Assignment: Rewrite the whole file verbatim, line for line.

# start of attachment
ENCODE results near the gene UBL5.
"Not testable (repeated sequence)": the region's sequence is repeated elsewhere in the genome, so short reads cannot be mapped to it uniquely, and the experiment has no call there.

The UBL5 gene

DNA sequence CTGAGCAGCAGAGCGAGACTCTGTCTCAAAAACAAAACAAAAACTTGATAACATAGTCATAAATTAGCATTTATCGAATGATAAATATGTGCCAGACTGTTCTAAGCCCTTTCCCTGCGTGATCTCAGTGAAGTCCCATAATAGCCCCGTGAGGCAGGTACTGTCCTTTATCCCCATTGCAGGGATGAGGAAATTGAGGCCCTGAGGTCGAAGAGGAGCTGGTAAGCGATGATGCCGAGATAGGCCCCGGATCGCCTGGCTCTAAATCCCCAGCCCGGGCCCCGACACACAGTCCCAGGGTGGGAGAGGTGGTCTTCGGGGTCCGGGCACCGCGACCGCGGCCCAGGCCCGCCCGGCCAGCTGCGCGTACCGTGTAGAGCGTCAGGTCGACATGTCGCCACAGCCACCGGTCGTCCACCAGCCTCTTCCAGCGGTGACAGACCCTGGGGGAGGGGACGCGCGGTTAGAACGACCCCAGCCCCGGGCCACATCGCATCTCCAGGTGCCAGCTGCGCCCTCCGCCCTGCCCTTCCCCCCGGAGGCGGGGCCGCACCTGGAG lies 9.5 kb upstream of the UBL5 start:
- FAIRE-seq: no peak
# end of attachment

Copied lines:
ENCODE results near the gene UBL5.
"Not testable (repeated sequence)": the region's sequence is repeated elsewhere in the genome, so short reads cannot be mapped to it uniquely, and the experiment has no call there.

The UBL5 gene

DNA sequence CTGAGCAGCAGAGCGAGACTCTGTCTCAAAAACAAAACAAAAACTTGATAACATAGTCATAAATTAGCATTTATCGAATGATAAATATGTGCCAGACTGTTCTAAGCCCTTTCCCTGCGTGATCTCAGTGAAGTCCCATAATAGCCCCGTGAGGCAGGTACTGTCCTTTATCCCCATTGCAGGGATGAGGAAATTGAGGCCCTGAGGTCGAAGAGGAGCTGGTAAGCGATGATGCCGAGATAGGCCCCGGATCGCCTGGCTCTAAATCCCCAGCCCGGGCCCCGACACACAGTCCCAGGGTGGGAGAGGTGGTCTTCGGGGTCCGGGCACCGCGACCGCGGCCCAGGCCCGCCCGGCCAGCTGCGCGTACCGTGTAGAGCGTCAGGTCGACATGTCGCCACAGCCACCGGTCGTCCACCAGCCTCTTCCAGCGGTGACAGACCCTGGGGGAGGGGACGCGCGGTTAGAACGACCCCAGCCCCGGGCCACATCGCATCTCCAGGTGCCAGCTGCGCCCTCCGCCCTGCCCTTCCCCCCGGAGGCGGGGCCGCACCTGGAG lies 9.5 kb upstream of the UBL5 start:
- FAIRE-seq: no peak